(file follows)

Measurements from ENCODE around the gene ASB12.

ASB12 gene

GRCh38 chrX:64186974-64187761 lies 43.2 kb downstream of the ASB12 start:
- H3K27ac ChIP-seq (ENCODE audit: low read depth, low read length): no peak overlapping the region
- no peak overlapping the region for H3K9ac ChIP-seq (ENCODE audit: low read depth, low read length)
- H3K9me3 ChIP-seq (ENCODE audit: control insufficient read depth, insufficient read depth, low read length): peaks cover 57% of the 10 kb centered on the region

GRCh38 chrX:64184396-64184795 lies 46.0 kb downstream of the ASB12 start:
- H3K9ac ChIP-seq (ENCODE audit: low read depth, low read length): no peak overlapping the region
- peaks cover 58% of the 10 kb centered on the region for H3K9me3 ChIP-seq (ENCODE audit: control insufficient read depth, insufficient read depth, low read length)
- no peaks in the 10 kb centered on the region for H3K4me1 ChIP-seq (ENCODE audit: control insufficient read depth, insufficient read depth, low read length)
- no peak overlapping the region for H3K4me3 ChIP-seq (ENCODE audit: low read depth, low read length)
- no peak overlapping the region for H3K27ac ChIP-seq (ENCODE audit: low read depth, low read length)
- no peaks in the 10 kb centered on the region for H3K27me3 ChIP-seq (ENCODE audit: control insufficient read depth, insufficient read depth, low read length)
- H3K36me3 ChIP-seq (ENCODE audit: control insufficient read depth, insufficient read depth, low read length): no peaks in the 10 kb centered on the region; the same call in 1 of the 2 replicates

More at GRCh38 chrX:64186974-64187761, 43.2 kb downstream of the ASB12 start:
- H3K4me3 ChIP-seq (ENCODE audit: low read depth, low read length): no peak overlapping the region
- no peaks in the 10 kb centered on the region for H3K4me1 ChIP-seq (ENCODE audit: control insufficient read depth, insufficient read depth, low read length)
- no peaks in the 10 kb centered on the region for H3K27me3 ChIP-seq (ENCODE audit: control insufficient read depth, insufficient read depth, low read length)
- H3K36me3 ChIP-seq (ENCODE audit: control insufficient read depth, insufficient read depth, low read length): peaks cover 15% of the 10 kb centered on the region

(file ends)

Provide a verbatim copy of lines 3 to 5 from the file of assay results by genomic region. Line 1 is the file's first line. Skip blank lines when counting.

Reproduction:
GRCh38 chrX:64186974-64187761 lies 43.2 kb downstream of the ASB12 start:
- H3K27ac ChIP-seq (ENCODE audit: low read depth, low read length): no peak overlapping the region
- no peak overlapping the region for H3K9ac ChIP-seq (ENCODE audit: low read depth, low read length)